]

Extra encoding (ASN.1)

With dizzy 2.0, it is now possible to apply an extra encoding to your output data, e.g. DER encoding. To do this, the optional argument extra_encoding of your dizz file Field objects needs to be set to “DER”. The encoding also needs some extra data to correctly encode the output; In the case of DER this is a tuple containing the tag that should be applied to the data and the depth of the Filed in the ASN.1 data tree.

Given the two files der_test.dizz

name = "der_test"
format = 2

objects = [
Field("asd", "", extra_encoding="DER", extra_encoding_data=(b"\x30", 0)),
Field("asd1", "", extra_encoding="DER", extra_encoding_data=(b"\x30", 1)),
Field("asd11", "", extra_encoding="DER", extra_encoding_data=(b"\x30", 2)),
Field("asd111", "asd3", extra_encoding="DER", extra_encoding_data=(b"\x13", 3)),
Field("asd1111", "asd4", extra_encoding="DER", extra_encoding_data=(b"\x13", 3)),
Field("asd11111", "asd5", extra_encoding="DER", extra_encoding_data=(b"\x13", 3)),
Field("asd2", "fgh1", extra_encoding="DER", extra_encoding_data=(b"\x13", 1)),
Field("asd22", "", extra_encoding="DER", extra_encoding_data=(b"\x30", 1)),
Field("asd222", "fgh3", extra_encoding="DER", extra_encoding_data=(b"\x13", 2)),
Field("asd2222", "", extra_encoding="DER", extra_encoding_data=(b"\x30", 2)),
Field("asd22222", "fgh5", extra_encoding="DER", extra_encoding_data=(b"\x13", 3)),
List("test123", "listtest", extra_encoding="DER", extra_encoding_data=(b"\x13", 3))
]

functions = []

and der_test_dizz.conf:

[job]
file = test/dizz/der_test.dizz
mode = std
delay = 0
verbose = 0

[output]
type = session.stdout
send_lf = False
buffered = False

the output will be DER encoded. You can check that with the asn1parse function from openssl like so:

$ dizzy_cmd test/job/der_test_dizz.conf > /tmp/dertest
$ openssl asn1parse -inform der -i -dump -in /tmp/dertest
0:d=0 hl=2 l= 54 cons: SEQUENCE
2:d=1 hl=2 l= 20 cons: SEQUENCE
4:d=2 hl=2 l= 18 cons: SEQUENCE
6:d=3 hl=2 l= 4 prim: PRINTABLESTRING :asd3
12:d=3 hl=2 l= 4 prim: PRINTABLESTRING :asd4
18:d=3 hl=2 l= 4 prim: PRINTABLESTRING :asd5
24:d=1 hl=2 l= 4 prim: PRINTABLESTRING :fgh1
30:d=1 hl=2 l= 24 cons: SEQUENCE
32:d=2 hl=2 l= 4 prim: PRINTABLESTRING :fgh3
38:d=2 hl=2 l= 16 cons: SEQUENCE
40:d=3 hl=2 l= 4 prim: PRINTABLESTRING :fgh5
46:d=3 hl=2 l= 8 prim: PRINTABLESTRING :listtest
56:d=0 hl=2 l= 46 cons: SEQUENCE
58:d=1 hl=2 l= 20 cons: SEQUENCE
60:d=2 hl=2 l= 18 cons: SEQUENCE
62:d=3 hl=2 l= 4 prim: PRINTABLESTRING :asd3
68:d=3 hl=2 l= 4 prim: PRINTABLESTRING :asd4
74:d=3 hl=2 l= 4 prim: PRINTABLESTRING :asd5
80:d=1 hl=2 l= 4 prim: PRINTABLESTRING :fgh1
86:d=1 hl=2 l= 16 cons: SEQUENCE
88:d=2 hl=2 l= 4 prim: PRINTABLESTRING :fgh3
94:d=2 hl=2 l= 8 cons: SEQUENCE
96:d=3 hl=2 l= 4 prim: PRINTABLESTRING :fgh5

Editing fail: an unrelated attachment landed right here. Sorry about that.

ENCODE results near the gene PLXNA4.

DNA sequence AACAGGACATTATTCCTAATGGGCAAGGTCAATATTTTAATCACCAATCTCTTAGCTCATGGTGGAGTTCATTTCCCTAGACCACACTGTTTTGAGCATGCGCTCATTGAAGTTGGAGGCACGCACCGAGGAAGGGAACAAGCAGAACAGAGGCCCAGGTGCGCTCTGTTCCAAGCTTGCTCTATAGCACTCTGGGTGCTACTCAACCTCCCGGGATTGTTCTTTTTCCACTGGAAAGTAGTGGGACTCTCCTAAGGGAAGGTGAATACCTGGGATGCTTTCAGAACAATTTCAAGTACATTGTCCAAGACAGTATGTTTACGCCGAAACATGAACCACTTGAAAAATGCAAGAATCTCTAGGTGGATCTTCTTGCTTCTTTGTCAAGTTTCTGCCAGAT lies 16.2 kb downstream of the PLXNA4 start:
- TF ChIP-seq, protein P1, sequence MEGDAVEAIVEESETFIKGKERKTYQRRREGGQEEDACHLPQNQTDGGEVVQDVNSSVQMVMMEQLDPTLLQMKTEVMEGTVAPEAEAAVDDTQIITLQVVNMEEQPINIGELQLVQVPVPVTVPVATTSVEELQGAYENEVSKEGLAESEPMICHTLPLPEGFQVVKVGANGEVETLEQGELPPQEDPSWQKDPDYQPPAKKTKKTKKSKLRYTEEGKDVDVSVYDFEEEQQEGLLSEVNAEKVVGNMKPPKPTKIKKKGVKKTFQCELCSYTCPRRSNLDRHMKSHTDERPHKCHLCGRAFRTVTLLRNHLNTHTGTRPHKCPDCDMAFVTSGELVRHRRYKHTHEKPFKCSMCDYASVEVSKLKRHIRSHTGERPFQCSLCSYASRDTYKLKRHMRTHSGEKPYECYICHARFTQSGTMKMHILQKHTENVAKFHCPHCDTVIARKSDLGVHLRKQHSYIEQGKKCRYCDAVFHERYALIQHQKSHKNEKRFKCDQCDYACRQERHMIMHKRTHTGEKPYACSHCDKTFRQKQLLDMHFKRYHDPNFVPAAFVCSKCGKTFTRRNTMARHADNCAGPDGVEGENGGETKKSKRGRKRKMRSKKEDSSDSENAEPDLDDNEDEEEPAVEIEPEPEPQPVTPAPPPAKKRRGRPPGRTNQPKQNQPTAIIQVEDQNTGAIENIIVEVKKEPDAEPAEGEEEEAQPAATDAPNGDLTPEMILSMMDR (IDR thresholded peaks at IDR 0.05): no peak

102:d=3 hl=2 l= 0 prim: PRINTABLESTRING :
104:d=0 hl=2 l= 47 cons: SEQUENCE
106:d=1 hl=2 l= 20 cons: SEQUENCE
108:d=2 hl=2 l= 18 cons: SEQUENCE
110:d=3 hl=2 l= 4 prim: PRINTABLESTRING :asd3
116:d=3 hl=2 l= 4 prim: PRINTABLESTRING :asd4
122:d=3 hl=2 l= 4 prim: PRINTABLESTRING :asd5
128:d=1 hl=2 l= 4 prim: PRINTABLESTRING :fgh1
134:d=1 hl=2 l= 17 cons: SEQUENCE
136:d=2 hl=2 l= 4 prim: PRINTABLESTRING :fgh3
142:d=2 hl=2 l= 9 cons: SEQUENCE
144:d=3 hl=2 l= 4 prim: PRINTABLESTRING :fgh5
150:d=3 hl=2 l= 1 prim: PRINTABLESTRING :!
153:d=0 hl=2 l= 48 cons: SEQUENCE
155:d=1 hl=2 l= 20 cons: SEQUENCE
157:d=2 hl=2 l= 18 cons: SEQUENCE
159:d=3 hl=2 l= 4 prim: PRINTABLESTRING :asd3
165:d=3 hl=2 l= 4 prim: PRINTABLESTRING :asd4
171:d=3 hl=2 l= 4 prim: PRINTABLESTRING :asd5
177:d=1 hl=2 l= 4 prim: PRINTABLESTRING :fgh1
183:d=1 hl=2 l= 18 cons: SEQUENCE
185:d=2 hl=2 l= 4 prim: PRINTABLESTRING :fgh3
191:d=2 hl=2 l= 10 cons: SEQUENCE
193:d=3 hl=2 l= 4 prim: PRINTABLESTRING :fgh5
199:d=3 hl=2 l= 2 prim: PRINTABLESTRING :!'
203:d=0 hl=2 l= 75 cons: SEQUENCE
205:d=1 hl=2 l= 20 cons: SEQUENCE
207:d=2 hl=2 l= 18 cons: SEQUENCE
209:d=3 hl=2 l= 4 prim: PRINTABLESTRING :asd3
215:d=3 hl=2 l= 4 prim: PRINTABLESTRING :asd4
221:d=3 hl=2 l= 4 prim: PRINTABLESTRING :asd5
227:d=1 hl=2 l= 4 prim: PRINTABLESTRING :fgh1
233:d=1 hl=2 l= 45 cons: SEQUENCE
235:d=2 hl=2 l= 4 prim: PRINTABLESTRING :fgh3
241:d=2 hl=2 l= 37 cons: SEQUENCE
243:d=3 hl=2 l= 4 prim: PRINTABLESTRING :fgh5
249:d=3 hl=2 l= 29 prim: PRINTABLESTRING :!@#$%%^#$%#$@#$%$$@#$%^^**(()
280:d=0 hl=2 l= 72 cons: SEQUENCE
282:d=1 hl=2 l= 20 cons: SEQUENCE
284:d=2 hl=2 l= 18 cons: SEQUENCE
286:d=3 hl=2 l= 4 prim: PRINTABLESTRING :asd3
292:d=3 hl=2 l= 4 prim: PRINTABLESTRING :asd4
298:d=3 hl=2 l= 4 prim: PRINTABLESTRING :asd5
304:d=1 hl=2 l= 4 prim: PRINTABLESTRING :fgh1
310:d=1 hl=2 l= 42 cons: SEQUENCE
312:d=2 hl=2 l= 4 prim: PRINTABLESTRING :fgh3
318:d=2 hl=2 l= 34 cons: SEQUENCE
320:d=3 hl=2 l= 4 prim: PRINTABLESTRING :fgh5
326:d=3 hl=2 l= 26 prim: PRINTABLESTRING :!@#0%^#0##018387@#0^^**(()

 

So now, enjoy all the fancy new stuff, find (and please report) bugs and have a lot of fun fuzzing.

cheers

/daniel

P.S. In theory dizzy-2.0 also runs on Windows. You will need at least a python interpreter >= version 3.0 installed. I have not tested the installation, nor the execution on Windows, maybe some of you native Windows users might try/document that process.